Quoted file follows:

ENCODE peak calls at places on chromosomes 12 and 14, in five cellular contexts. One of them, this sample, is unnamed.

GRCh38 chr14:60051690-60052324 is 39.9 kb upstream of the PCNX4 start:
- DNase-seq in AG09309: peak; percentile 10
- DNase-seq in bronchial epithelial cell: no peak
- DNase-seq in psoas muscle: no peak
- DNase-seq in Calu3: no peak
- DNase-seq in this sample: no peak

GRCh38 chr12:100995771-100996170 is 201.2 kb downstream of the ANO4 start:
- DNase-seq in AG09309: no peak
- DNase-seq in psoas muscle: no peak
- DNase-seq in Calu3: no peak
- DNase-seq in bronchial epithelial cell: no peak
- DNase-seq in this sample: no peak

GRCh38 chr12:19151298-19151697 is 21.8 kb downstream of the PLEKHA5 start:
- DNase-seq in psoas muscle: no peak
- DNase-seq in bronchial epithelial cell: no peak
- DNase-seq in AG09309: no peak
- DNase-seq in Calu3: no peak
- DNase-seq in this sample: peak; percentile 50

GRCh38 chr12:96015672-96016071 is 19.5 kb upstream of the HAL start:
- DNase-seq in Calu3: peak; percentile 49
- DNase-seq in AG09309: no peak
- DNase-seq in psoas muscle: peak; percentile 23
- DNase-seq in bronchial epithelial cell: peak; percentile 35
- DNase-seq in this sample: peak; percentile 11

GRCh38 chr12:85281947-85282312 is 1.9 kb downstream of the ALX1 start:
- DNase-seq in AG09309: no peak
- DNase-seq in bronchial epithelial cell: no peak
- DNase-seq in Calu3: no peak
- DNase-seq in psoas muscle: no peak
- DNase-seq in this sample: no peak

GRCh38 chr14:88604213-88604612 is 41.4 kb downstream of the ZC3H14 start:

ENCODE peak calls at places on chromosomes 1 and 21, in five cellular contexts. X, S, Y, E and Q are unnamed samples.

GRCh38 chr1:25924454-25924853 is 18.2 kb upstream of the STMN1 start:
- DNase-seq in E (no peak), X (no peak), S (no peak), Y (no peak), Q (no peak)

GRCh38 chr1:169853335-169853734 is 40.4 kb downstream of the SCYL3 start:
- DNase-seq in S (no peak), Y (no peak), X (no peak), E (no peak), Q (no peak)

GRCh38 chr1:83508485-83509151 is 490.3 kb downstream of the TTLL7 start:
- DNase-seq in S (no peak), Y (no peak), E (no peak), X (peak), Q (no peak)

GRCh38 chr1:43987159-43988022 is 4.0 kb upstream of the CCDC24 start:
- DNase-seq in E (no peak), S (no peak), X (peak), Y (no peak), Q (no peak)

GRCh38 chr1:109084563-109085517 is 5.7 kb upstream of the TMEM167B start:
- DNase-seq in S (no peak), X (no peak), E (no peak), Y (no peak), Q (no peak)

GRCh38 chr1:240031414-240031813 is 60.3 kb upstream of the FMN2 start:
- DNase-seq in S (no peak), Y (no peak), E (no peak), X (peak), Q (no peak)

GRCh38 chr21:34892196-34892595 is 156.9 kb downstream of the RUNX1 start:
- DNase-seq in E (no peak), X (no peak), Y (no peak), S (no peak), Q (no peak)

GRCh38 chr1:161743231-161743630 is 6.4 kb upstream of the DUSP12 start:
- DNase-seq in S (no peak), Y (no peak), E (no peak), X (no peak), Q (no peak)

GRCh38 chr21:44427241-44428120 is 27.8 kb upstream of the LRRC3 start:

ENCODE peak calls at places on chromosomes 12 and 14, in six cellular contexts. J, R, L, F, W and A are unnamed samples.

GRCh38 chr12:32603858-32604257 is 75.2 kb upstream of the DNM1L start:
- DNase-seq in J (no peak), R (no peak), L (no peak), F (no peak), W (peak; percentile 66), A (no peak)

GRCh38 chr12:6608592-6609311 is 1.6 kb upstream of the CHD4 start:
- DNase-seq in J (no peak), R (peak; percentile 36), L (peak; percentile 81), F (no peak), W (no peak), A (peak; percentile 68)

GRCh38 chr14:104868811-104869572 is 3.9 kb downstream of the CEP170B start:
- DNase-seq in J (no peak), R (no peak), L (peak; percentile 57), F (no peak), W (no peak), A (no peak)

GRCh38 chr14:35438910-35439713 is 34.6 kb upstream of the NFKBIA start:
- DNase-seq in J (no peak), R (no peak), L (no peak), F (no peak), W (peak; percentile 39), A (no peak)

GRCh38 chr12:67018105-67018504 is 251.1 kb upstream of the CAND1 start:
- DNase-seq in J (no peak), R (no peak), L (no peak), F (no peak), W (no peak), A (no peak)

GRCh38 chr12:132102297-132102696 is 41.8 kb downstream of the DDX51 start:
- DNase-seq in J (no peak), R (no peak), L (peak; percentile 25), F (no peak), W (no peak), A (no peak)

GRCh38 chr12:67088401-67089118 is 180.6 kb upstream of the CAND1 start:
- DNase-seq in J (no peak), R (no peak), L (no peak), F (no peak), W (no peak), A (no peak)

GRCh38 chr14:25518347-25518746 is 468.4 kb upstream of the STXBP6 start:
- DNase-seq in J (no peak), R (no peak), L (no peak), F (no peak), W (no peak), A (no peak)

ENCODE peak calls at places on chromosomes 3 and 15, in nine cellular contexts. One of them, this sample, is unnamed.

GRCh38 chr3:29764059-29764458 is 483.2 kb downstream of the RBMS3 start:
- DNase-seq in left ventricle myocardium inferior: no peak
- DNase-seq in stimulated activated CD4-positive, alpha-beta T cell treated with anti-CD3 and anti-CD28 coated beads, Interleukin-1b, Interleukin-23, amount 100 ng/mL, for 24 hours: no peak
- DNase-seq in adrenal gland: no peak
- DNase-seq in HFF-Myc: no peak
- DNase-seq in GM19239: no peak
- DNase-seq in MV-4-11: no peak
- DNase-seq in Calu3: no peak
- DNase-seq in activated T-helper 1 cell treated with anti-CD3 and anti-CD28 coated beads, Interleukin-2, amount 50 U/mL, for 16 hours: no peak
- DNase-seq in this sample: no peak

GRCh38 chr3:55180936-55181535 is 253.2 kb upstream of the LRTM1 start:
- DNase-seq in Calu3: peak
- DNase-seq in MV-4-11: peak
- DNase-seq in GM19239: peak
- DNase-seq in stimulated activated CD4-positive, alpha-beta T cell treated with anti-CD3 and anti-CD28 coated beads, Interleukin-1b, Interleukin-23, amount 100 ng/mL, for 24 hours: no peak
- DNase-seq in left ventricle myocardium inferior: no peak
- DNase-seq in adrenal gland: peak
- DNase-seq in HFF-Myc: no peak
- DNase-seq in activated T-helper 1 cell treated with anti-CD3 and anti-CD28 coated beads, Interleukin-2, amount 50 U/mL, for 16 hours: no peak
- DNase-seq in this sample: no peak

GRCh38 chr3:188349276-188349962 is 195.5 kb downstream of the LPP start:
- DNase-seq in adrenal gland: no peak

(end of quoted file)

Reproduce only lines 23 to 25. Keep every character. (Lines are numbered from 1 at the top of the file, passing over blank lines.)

- DNase-seq in psoas muscle: peak; percentile 23
- DNase-seq in bronchial epithelial cell: peak; percentile 35
- DNase-seq in this sample: peak; percentile 11